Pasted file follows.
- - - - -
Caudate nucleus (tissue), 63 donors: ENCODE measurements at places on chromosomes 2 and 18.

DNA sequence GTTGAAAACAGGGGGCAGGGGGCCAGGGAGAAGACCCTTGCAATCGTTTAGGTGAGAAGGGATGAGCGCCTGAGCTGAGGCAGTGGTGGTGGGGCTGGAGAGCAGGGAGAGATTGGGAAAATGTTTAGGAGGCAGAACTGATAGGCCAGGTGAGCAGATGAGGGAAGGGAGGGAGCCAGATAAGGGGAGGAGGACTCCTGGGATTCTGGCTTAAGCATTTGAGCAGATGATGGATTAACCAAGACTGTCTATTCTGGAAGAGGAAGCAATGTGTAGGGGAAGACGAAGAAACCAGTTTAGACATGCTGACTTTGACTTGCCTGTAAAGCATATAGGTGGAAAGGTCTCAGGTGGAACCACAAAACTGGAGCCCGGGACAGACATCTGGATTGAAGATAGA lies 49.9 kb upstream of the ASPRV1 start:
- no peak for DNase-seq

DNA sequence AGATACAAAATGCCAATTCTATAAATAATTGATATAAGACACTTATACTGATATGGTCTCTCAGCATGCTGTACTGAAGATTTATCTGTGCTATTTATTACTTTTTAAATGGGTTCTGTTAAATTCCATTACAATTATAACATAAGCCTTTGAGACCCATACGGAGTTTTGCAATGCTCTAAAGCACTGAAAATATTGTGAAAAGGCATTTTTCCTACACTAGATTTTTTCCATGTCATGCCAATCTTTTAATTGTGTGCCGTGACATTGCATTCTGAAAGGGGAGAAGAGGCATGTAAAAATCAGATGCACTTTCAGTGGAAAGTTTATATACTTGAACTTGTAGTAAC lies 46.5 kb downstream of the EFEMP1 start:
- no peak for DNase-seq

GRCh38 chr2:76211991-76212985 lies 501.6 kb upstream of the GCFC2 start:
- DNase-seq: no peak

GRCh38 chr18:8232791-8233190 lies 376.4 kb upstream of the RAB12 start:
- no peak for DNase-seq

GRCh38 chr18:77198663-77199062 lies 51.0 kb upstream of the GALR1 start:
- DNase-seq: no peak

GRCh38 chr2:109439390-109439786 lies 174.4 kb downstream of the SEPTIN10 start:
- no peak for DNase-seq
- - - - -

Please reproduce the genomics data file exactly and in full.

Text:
Caudate nucleus (tissue), 63 donors: ENCODE measurements at places on chromosomes 2 and 18.

DNA sequence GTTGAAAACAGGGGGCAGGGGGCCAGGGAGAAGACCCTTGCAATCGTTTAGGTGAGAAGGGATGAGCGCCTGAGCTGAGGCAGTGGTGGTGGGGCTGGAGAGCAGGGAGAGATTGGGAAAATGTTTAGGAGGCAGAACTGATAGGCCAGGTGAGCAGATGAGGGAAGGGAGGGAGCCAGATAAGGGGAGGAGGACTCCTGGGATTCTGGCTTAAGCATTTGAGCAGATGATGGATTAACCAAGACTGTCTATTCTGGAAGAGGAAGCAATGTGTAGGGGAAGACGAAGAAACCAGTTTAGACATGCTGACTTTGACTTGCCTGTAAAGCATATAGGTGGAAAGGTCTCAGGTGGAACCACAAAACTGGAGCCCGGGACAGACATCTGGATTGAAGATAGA lies 49.9 kb upstream of the ASPRV1 start:
- no peak for DNase-seq

DNA sequence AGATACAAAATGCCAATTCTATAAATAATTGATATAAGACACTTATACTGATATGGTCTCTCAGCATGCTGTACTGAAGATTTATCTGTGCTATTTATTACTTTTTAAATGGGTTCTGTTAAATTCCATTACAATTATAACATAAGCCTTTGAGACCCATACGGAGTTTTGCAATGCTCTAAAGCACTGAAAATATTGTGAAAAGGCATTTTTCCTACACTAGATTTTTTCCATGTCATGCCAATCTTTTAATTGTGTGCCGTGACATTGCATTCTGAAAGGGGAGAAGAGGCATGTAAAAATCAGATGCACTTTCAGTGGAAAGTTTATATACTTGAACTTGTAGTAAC lies 46.5 kb downstream of the EFEMP1 start:
- no peak for DNase-seq

GRCh38 chr2:76211991-76212985 lies 501.6 kb upstream of the GCFC2 start:
- DNase-seq: no peak

GRCh38 chr18:8232791-8233190 lies 376.4 kb upstream of the RAB12 start:
- no peak for DNase-seq

GRCh38 chr18:77198663-77199062 lies 51.0 kb upstream of the GALR1 start:
- DNase-seq: no peak

GRCh38 chr2:109439390-109439786 lies 174.4 kb downstream of the SEPTIN10 start:
- no peak for DNase-seq